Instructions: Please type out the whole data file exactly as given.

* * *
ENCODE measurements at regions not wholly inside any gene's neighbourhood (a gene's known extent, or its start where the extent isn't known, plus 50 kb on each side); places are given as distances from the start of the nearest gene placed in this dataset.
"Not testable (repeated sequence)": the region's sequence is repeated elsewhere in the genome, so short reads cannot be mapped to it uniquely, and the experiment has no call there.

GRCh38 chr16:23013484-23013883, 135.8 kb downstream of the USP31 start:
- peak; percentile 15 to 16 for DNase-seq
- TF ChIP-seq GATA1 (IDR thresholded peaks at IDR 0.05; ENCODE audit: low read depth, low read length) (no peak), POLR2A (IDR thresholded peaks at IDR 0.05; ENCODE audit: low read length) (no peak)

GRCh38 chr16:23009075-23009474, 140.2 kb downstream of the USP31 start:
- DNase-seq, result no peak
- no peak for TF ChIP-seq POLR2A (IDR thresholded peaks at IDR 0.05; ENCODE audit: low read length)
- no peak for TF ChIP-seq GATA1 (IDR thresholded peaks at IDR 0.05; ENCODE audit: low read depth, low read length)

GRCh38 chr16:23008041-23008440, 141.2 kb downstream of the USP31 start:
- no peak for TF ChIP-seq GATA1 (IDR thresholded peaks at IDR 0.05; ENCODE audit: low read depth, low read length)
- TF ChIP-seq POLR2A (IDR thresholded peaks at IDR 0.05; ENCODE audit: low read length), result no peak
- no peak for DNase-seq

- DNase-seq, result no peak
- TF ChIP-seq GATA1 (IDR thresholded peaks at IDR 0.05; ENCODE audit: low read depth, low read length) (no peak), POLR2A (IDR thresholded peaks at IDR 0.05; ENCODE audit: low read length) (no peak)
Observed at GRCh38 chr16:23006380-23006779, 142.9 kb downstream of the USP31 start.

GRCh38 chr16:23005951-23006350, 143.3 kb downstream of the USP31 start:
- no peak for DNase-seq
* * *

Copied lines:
ENCODE measurements at regions not wholly inside any gene's neighbourhood (a gene's known extent, or its start where the extent isn't known, plus 50 kb on each side); places are given as distances from the start of the nearest gene placed in this dataset.
"Not testable (repeated sequence)": the region's sequence is repeated elsewhere in the genome, so short reads cannot be mapped to it uniquely, and the experiment has no call there.

GRCh38 chr16:23013484-23013883, 135.8 kb downstream of the USP31 start:
- peak; percentile 15 to 16 for DNase-seq
- TF ChIP-seq GATA1 (IDR thresholded peaks at IDR 0.05; ENCODE audit: low read depth, low read length) (no peak), POLR2A (IDR thresholded peaks at IDR 0.05; ENCODE audit: low read length) (no peak)

GRCh38 chr16:23009075-23009474, 140.2 kb downstream of the USP31 start:
- DNase-seq, result no peak
- no peak for TF ChIP-seq POLR2A (IDR thresholded peaks at IDR 0.05; ENCODE audit: low read length)
- no peak for TF ChIP-seq GATA1 (IDR thresholded peaks at IDR 0.05; ENCODE audit: low read depth, low read length)

GRCh38 chr16:23008041-23008440, 141.2 kb downstream of the USP31 start:
- no peak for TF ChIP-seq GATA1 (IDR thresholded peaks at IDR 0.05; ENCODE audit: low read depth, low read length)
- TF ChIP-seq POLR2A (IDR thresholded peaks at IDR 0.05; ENCODE audit: low read length), result no peak
- no peak for DNase-seq

- DNase-seq, result no peak
- TF ChIP-seq GATA1 (IDR thresholded peaks at IDR 0.05; ENCODE audit: low read depth, low read length) (no peak), POLR2A (IDR thresholded peaks at IDR 0.05; ENCODE audit: low read length) (no peak)
Observed at GRCh38 chr16:23006380-23006779, 142.9 kb downstream of the USP31 start.

GRCh38 chr16:23005951-23006350, 143.3 kb downstream of the USP31 start:
- no peak for DNase-seq